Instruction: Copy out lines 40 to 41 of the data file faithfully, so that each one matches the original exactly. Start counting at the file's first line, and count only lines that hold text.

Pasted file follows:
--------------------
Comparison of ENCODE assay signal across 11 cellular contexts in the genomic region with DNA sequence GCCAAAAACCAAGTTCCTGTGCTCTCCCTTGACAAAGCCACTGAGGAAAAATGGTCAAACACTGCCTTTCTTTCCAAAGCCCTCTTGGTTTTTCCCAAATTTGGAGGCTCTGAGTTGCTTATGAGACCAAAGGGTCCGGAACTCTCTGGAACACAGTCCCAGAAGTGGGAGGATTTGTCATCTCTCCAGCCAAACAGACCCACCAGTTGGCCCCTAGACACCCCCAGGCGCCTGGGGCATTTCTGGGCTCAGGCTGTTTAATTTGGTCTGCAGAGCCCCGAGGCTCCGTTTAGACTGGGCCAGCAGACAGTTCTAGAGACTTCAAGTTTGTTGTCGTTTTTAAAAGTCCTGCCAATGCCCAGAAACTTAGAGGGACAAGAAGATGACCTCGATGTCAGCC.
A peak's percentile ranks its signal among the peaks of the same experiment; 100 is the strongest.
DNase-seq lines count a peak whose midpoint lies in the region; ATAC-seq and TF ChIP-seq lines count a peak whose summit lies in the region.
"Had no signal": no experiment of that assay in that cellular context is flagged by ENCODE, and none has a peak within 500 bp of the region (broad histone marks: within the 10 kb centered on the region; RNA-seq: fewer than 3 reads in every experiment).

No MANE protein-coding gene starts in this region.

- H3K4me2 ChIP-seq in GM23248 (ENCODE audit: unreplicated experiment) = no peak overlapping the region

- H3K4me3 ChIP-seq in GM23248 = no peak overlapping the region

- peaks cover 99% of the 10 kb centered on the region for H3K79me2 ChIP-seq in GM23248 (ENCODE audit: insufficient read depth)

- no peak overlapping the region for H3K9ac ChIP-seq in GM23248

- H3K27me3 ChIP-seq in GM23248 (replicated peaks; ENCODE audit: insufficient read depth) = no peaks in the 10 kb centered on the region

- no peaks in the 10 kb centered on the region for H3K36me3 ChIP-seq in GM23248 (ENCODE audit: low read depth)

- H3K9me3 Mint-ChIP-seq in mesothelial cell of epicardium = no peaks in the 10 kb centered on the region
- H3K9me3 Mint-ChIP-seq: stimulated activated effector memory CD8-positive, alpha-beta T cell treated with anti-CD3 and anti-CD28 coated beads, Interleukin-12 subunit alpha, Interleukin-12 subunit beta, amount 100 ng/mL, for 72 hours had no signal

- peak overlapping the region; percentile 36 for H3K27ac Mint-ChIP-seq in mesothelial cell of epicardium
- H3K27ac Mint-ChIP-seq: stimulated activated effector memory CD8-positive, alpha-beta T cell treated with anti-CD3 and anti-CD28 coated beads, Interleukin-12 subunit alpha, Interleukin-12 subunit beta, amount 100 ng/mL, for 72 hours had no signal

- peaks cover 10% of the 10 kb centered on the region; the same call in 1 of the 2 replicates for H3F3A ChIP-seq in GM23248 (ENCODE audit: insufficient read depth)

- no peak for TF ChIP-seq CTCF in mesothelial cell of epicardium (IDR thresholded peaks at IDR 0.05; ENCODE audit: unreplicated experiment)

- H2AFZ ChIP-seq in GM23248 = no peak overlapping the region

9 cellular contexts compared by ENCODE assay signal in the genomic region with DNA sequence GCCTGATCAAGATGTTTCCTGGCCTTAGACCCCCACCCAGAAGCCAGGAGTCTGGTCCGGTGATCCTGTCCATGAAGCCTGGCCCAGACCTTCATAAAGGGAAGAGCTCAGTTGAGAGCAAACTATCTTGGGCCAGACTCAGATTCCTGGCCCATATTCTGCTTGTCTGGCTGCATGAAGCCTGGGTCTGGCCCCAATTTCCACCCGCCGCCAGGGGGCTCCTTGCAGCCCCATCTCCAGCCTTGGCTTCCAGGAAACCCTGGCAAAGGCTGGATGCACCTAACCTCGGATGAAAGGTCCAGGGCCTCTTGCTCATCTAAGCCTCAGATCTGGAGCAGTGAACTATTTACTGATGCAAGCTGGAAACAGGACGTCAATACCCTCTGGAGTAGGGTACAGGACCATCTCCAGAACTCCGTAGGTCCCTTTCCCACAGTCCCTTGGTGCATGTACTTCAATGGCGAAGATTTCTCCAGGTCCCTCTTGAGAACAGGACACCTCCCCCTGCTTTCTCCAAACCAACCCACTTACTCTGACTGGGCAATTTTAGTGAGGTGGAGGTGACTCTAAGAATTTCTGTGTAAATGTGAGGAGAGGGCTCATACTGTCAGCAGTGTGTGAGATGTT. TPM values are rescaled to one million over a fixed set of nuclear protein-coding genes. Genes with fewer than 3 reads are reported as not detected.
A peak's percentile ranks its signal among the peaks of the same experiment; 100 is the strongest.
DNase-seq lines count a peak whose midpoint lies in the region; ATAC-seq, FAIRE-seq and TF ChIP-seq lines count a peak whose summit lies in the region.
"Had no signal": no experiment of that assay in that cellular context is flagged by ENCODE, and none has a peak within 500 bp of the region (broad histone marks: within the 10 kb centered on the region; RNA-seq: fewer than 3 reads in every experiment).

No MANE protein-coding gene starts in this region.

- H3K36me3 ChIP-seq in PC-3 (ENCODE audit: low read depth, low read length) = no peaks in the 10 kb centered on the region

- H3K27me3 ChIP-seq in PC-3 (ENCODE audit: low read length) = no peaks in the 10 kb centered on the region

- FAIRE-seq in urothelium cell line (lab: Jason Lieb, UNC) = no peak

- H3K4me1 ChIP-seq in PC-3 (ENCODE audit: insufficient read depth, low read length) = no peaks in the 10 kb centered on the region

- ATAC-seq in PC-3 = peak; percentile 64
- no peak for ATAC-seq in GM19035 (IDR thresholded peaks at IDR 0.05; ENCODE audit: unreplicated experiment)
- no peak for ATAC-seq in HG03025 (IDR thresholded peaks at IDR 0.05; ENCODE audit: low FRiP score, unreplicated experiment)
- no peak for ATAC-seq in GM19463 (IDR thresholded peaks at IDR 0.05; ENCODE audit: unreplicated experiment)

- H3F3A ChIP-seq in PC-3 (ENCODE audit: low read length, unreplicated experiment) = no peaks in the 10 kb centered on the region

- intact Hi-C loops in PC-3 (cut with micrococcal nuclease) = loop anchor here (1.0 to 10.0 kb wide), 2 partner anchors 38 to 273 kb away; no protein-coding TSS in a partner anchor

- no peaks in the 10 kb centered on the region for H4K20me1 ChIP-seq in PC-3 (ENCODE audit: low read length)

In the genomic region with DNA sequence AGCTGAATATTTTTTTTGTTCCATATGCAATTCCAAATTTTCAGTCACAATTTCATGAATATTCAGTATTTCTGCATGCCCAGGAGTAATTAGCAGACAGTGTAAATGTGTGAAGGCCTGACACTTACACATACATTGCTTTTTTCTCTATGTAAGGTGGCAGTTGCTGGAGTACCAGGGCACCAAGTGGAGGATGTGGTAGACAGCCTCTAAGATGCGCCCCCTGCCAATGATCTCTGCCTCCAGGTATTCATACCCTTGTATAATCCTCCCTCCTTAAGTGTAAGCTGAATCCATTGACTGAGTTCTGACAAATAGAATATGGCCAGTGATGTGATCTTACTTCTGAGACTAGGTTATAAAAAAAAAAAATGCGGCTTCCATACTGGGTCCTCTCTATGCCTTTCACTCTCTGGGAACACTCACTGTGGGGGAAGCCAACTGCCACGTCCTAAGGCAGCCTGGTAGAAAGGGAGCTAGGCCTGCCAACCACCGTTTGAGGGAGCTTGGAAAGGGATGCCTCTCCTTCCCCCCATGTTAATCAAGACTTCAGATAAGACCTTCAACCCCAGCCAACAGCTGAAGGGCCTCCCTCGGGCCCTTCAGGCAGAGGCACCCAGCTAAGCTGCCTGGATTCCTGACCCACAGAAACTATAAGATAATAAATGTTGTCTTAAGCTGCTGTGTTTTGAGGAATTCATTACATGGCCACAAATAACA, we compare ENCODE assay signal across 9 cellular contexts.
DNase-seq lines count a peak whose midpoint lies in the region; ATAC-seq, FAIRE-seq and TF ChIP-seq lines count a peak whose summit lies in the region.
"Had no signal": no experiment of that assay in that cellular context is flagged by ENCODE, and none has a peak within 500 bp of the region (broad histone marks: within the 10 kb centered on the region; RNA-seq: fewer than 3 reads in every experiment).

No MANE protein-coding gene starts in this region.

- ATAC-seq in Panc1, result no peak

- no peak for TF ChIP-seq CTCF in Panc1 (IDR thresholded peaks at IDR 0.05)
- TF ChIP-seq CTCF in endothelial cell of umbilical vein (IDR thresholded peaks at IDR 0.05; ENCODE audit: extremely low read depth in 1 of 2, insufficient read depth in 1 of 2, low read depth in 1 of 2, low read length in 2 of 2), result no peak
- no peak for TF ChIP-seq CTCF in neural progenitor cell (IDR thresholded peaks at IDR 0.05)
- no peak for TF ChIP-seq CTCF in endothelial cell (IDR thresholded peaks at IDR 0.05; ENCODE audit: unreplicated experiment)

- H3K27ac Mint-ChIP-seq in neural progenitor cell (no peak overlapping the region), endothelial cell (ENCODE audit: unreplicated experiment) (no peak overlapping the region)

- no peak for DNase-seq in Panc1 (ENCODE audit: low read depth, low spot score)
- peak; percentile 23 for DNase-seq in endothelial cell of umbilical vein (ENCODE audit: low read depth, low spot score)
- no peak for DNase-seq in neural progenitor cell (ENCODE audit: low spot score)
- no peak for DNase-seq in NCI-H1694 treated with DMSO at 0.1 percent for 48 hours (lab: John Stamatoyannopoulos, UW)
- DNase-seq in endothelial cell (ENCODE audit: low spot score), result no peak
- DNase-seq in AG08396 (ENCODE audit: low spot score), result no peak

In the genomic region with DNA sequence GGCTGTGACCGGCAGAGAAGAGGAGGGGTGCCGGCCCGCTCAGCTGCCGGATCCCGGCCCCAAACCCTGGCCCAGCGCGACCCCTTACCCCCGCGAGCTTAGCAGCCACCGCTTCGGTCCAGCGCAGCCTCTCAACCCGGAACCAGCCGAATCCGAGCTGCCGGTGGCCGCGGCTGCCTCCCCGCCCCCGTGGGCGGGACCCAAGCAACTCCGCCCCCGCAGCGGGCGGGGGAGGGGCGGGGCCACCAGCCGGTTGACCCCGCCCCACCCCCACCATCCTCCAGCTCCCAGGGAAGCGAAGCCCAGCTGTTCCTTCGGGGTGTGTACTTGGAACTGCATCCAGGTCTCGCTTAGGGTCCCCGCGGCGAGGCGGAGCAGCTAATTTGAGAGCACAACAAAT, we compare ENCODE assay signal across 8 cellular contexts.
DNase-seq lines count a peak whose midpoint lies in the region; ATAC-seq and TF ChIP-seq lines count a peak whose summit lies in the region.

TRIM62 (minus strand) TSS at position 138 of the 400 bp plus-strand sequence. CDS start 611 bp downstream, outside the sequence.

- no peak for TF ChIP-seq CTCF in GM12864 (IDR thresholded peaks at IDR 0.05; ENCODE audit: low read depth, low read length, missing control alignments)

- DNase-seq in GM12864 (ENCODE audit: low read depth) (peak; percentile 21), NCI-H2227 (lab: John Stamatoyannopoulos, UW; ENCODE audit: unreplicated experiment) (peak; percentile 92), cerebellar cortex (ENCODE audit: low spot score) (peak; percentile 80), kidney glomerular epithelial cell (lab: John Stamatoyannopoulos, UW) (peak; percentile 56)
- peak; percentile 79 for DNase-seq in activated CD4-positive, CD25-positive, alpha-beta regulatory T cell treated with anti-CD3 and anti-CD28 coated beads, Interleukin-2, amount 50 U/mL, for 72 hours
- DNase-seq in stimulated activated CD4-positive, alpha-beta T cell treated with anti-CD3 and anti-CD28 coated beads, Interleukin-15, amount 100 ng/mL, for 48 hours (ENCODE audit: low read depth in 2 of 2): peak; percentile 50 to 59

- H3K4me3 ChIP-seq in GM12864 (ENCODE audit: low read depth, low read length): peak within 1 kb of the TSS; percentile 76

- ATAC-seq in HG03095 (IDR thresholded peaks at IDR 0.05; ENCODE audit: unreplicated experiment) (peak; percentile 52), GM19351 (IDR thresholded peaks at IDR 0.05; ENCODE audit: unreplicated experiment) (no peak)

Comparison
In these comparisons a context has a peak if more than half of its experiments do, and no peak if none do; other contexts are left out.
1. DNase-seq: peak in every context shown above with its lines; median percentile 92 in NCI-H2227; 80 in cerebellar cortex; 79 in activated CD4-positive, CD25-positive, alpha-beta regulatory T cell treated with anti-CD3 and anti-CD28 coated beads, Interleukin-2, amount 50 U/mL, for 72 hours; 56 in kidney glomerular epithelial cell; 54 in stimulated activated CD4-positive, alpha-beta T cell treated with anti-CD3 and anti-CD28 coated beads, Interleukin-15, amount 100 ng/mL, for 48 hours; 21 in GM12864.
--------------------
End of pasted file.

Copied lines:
- no peak for TF ChIP-seq CTCF in Panc1 (IDR thresholded peaks at IDR 0.05)
- TF ChIP-seq CTCF in endothelial cell of umbilical vein (IDR thresholded peaks at IDR 0.05; ENCODE audit: extremely low read depth in 1 of 2, insufficient read depth in 1 of 2, low read depth in 1 of 2, low read length in 2 of 2), result no peak